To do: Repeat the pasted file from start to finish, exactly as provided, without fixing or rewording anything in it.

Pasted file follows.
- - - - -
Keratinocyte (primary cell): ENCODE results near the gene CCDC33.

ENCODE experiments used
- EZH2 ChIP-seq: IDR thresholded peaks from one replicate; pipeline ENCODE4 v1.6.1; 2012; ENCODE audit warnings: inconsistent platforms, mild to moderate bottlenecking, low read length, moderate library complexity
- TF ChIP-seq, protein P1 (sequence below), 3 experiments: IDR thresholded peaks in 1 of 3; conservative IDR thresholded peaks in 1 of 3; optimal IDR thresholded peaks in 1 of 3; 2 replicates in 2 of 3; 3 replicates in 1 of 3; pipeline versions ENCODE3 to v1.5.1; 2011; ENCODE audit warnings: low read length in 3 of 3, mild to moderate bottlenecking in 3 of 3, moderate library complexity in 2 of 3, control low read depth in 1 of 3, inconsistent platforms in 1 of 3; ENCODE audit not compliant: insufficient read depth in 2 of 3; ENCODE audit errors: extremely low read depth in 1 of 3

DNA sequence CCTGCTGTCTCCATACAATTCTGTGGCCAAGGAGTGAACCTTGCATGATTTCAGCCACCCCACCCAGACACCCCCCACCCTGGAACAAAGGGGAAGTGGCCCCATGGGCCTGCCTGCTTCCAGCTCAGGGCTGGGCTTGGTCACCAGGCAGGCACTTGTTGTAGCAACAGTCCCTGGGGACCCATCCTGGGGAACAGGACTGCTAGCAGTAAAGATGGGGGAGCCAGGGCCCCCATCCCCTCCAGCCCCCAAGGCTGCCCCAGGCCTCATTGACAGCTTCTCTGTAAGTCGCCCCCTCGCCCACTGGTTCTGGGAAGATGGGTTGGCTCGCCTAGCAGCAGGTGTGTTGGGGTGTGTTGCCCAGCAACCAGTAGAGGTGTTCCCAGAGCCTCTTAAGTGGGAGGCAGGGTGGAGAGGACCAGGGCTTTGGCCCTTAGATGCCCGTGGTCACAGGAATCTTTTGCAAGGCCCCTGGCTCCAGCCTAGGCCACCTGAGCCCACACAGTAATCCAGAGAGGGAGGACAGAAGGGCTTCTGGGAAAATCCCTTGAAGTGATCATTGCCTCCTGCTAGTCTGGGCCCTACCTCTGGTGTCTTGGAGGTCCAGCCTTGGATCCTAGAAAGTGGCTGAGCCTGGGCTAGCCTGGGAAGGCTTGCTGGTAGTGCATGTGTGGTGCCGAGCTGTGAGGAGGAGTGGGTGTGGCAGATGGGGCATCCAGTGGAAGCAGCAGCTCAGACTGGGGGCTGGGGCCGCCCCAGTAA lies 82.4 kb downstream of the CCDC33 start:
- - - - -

Keratinocyte (primary cell): ENCODE results near the gene CCDC33.

ENCODE experiments used
- EZH2 ChIP-seq: IDR thresholded peaks from one replicate; pipeline ENCODE4 v1.6.1; 2012; ENCODE audit warnings: inconsistent platforms, mild to moderate bottlenecking, low read length, moderate library complexity
- TF ChIP-seq, protein P1 (sequence below), 3 experiments: IDR thresholded peaks in 1 of 3; conservative IDR thresholded peaks in 1 of 3; optimal IDR thresholded peaks in 1 of 3; 2 replicates in 2 of 3; 3 replicates in 1 of 3; pipeline versions ENCODE3 to v1.5.1; 2011; ENCODE audit warnings: low read length in 3 of 3, mild to moderate bottlenecking in 3 of 3, moderate library complexity in 2 of 3, control low read depth in 1 of 3, inconsistent platforms in 1 of 3; ENCODE audit not compliant: insufficient read depth in 2 of 3; ENCODE audit errors: extremely low read depth in 1 of 3

DNA sequence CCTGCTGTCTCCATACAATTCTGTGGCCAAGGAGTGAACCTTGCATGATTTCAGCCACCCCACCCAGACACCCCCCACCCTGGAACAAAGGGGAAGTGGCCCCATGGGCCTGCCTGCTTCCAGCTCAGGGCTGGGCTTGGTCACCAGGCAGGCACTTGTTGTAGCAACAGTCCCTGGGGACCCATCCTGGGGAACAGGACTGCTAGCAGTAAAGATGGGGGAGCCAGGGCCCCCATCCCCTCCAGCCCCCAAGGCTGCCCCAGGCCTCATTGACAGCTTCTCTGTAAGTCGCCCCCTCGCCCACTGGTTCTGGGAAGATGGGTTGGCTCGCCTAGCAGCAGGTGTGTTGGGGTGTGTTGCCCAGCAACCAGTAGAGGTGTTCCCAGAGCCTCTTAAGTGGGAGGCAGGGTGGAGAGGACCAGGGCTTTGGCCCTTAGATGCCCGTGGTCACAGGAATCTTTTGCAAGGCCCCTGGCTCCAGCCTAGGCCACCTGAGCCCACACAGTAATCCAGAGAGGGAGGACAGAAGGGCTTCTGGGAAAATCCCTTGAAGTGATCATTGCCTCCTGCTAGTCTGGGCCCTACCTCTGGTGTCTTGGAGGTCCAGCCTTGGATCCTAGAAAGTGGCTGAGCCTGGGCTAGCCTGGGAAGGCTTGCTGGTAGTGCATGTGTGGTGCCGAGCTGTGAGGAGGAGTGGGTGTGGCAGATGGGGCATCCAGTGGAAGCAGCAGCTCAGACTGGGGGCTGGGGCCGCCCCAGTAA lies 82.4 kb downstream of the CCDC33 start: